In order to further investigate the effect of ChCl ligand on the electronic property and adsorption ability of Pd active species, DFT calculations were performed and the optimized ground-state structures of the reactants are shown in Fig. 9. The adsorption energy of C2H2 and HCl on Pd@15ChCl@USY were calculated at −0.85 eV and −0.72 eV and that on Pd@USY catalyst were calculated at −0.55 eV and −0.41 eV, respectively. Compared to the Pd@USY catalyst, it is proved that the Pd@15ChCl@USY catalyst owned the stronger the adsorption capacity of the reactants (C2H2 and HCl), which was in favor of the catalytic reaction. However, the adsorption energy of C2H3Cl on Pd@15ChCl@USY catalyst (−0.32 eV) was lower than that on Pd@USY (−0.73 eV), indicating that Pd@15ChCl@USY was more favor −0.72 eV and that on Pd@USY catalyst were calculated at −0.55 eV and −0.41 respectively. Compared to the Pd@USY catalyst, it is proved that the Pd@15ChCl@USY catalyst owned the stronger the adsorption capacity of the reactants (C2H2 and HCl), which was in favor of the catalytic reaction. However, the adsorption energy of C2H3Cl on Pd@15ChCl@USY catalyst (−0.32 eV) was lower than that on Pd@USY catalyst (−0.73 eV), indicating that Pd@15ChCl@USY was more favorable for the product desorption. Thus, the DFT theoretical simulation results were basically consistent with the experimental results of TPD results (Fig. 8). Moreover, the stronger adsorption of C2H2 than HCl on Pd@USY (Fig. 9a) or Pd@15ChCl@USY (Fig. 9b) showed the necessity of C2H2 adsorption for triggering this reaction, suggesting the reaction was triggered by the adsorbed C2H2, followed by linking HCl to its optimized ground-state structure, giving rise to the generation and C2H3Cl desorption as a whole reaction process, which followed a typical Eley-Rideal (E-R) mechanism.

4 Conclusions

ChCl modified Pd@USY catalysts were synthesized and assessed for acetylene hydrochlorination. The results showed that the addition of the chlorine chloride can effectively improve the activity and stability of the Pd@USY catalyst, and the proposed Pd@15ChCl@USY catalyst exhibited obviously better catalytic performance under the same reaction conditions, with acetylene conversion and VCM selectivity over 99% more than 20 h. The characterization results indicated that the interaction between the central Pd active species and the ChCl additive guaranteed the anchoring and high dispersion of Pd active species on the surface of catalysts. Furthermore, the ChCl ligand relatively discouraged the agglomeration and loss of active species, inhibited the carbon deposition and stabilized the Pd species in a high-valent state, thus significantly slowing down the deactivation of the catalyst. In particular, the presence of ChCl ligand also made Pd2+ harder to reduce the Pd species, which synergistically enhanced the adsorption and activation ability of HCl and C2H2 reactants and the desorption ability of C2H3Cl products, resulting in Pd@ChCl@USY catalysts with enhanced activity and long-term stability. This current work not only broadens the scope of Pd-based catalysts but also deepens the understandings of the modified strategies for mercury-free catalysts in acetylene hydrochlori-nation reaction.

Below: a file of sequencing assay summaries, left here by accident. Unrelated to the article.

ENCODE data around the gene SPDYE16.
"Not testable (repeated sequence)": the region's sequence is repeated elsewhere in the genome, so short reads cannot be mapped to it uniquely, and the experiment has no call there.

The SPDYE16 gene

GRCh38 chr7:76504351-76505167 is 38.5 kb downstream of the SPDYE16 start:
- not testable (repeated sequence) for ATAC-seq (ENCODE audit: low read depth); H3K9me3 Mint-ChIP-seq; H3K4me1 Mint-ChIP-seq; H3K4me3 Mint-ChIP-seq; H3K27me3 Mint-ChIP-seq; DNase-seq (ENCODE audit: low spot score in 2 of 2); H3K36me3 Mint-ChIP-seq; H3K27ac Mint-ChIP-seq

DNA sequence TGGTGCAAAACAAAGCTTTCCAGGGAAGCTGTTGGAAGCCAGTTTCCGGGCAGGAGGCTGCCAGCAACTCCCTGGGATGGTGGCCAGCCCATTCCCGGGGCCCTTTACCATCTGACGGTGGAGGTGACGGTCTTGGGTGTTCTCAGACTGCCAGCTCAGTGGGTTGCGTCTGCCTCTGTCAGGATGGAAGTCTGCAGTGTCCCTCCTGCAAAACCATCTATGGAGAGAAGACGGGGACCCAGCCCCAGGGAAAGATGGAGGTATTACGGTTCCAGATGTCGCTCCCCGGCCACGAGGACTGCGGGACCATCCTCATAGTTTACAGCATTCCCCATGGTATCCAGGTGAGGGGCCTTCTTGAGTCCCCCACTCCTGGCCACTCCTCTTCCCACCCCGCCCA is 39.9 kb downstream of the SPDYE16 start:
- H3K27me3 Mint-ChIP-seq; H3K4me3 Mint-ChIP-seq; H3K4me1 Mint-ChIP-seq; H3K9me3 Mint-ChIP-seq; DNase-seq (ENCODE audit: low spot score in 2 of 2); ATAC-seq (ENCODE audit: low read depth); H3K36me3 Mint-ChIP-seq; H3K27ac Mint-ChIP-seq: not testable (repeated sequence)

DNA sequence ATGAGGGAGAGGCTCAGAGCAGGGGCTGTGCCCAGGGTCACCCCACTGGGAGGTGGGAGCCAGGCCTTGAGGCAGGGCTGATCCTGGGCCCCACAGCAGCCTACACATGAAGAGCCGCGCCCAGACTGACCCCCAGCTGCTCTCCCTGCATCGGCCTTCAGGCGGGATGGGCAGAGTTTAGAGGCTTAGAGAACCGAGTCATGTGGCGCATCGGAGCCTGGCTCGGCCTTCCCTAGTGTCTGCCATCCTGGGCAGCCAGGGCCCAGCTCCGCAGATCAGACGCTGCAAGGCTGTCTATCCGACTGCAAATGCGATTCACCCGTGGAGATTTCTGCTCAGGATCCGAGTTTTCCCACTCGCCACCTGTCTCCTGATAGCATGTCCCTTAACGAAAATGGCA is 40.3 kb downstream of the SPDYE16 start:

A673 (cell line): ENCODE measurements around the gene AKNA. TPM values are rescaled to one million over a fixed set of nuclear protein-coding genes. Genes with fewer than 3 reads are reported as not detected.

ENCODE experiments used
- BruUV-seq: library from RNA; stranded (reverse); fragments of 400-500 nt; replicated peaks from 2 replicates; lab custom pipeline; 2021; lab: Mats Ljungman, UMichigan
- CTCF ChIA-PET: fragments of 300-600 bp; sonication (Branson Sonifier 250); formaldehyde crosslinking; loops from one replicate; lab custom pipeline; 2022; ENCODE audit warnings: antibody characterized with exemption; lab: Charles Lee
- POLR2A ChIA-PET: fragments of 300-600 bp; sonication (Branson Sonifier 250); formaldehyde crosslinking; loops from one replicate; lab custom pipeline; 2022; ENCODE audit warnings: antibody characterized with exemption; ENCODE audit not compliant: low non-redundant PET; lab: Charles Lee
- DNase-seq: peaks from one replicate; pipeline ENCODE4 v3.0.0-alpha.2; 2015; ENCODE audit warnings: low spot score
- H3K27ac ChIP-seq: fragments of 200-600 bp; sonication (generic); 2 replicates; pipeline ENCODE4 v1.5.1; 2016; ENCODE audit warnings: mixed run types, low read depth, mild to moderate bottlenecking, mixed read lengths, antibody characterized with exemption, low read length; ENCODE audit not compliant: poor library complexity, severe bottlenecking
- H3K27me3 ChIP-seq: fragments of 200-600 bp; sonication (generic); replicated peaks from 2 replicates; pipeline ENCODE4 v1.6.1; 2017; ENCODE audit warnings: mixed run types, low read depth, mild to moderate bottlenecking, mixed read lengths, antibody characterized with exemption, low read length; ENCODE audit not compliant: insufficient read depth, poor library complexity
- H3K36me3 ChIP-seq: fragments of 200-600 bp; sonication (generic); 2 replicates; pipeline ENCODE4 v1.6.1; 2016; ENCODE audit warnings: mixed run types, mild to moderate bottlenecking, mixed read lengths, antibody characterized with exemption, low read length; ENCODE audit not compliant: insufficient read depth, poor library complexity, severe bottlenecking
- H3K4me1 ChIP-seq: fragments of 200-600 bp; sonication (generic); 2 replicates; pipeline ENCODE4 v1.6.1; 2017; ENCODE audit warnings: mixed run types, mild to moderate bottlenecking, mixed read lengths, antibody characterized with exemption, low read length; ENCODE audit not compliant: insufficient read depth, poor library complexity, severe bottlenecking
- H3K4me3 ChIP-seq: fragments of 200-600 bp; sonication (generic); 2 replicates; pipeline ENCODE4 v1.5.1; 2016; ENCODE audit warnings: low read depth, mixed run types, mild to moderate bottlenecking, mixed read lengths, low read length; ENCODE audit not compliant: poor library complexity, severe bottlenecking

Author contributions

Zeqing Long: investigation, methodology, data curation, formal analysis, writing – original draft. Lu Wang: investigation, methodology, funding acquisition, project administration, supervision, writing – review & editing Haijun Yan: conceptualization, software. Jianxin Si: methodology, validation, software. Meng Zhang: conceptualization, methodology. Jide Wang: project administration, supervision. Ling Zhao: methodology, supervision. Chao Yang: software, writing – review & editing. Ronglan Wu: conceptualization, supervision.

Conflicts of interest

The authors declare that they have no known competing financial interests or personal relationships that could have appeared to influence the work reported in this paper.


The financial support from the National Natural Science Foundation of China (Grant No. 21968033 and U1903130), the Postdoctoral Science Foundation of China (2019M653800), the “Tianshan Youth” Program of Xinjiang Uygur Autonomous Region (2019Q071), the support of 100 Young Doctor Introduction Plan in Xinjiang Uygur Autonomous Region (2016), the Natural Science Foundation of Xinjiang University (BS160222). The authors thank the test platform in the Ministry Key Laboratory of Oil and Gas Fine Chemicals and State Key Laboratory of Chemistry and Utilization of Carbon Based Energy Resources for assistance with many instruments and testing work. The authors acknowledge facilities and staff at the Physical and Chemical Testing Center of Xinjiang University.


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† Electronic supplementary information (ESI) available. See DOI: 10.1039/d2ra01142e‡ The two authors contributed equally to this work.This journal is © The Royal Society of Chemistry 2022